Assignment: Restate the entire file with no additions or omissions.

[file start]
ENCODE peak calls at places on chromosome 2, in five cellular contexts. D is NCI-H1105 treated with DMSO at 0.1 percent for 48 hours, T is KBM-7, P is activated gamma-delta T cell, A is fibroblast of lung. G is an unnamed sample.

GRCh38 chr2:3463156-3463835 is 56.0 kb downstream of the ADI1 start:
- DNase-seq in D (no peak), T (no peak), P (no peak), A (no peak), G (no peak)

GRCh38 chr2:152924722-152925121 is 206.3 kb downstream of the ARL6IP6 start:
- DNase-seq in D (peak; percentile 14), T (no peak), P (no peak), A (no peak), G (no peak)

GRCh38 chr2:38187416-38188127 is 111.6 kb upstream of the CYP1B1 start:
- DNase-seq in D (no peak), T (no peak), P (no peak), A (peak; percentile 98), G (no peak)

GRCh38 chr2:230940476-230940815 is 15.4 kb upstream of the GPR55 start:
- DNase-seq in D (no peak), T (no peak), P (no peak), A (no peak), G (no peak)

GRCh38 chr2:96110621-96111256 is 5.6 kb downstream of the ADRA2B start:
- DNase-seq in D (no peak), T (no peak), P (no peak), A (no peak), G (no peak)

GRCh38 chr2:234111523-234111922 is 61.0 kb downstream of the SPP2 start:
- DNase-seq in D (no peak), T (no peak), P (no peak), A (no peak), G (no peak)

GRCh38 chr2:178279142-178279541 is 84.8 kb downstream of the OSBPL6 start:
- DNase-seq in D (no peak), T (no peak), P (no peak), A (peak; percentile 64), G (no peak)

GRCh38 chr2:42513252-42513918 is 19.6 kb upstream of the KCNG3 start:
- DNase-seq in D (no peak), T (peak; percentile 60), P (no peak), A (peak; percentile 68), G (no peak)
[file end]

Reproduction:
ENCODE peak calls at places on chromosome 2, in five cellular contexts. D is NCI-H1105 treated with DMSO at 0.1 percent for 48 hours, T is KBM-7, P is activated gamma-delta T cell, A is fibroblast of lung. G is an unnamed sample.

GRCh38 chr2:3463156-3463835 is 56.0 kb downstream of the ADI1 start:
- DNase-seq in D (no peak), T (no peak), P (no peak), A (no peak), G (no peak)

GRCh38 chr2:152924722-152925121 is 206.3 kb downstream of the ARL6IP6 start:
- DNase-seq in D (peak; percentile 14), T (no peak), P (no peak), A (no peak), G (no peak)

GRCh38 chr2:38187416-38188127 is 111.6 kb upstream of the CYP1B1 start:
- DNase-seq in D (no peak), T (no peak), P (no peak), A (peak; percentile 98), G (no peak)

GRCh38 chr2:230940476-230940815 is 15.4 kb upstream of the GPR55 start:
- DNase-seq in D (no peak), T (no peak), P (no peak), A (no peak), G (no peak)

GRCh38 chr2:96110621-96111256 is 5.6 kb downstream of the ADRA2B start:
- DNase-seq in D (no peak), T (no peak), P (no peak), A (no peak), G (no peak)

GRCh38 chr2:234111523-234111922 is 61.0 kb downstream of the SPP2 start:
- DNase-seq in D (no peak), T (no peak), P (no peak), A (no peak), G (no peak)

GRCh38 chr2:178279142-178279541 is 84.8 kb downstream of the OSBPL6 start:
- DNase-seq in D (no peak), T (no peak), P (no peak), A (peak; percentile 64), G (no peak)

GRCh38 chr2:42513252-42513918 is 19.6 kb upstream of the KCNG3 start:
- DNase-seq in D (no peak), T (peak; percentile 60), P (no peak), A (peak; percentile 68), G (no peak)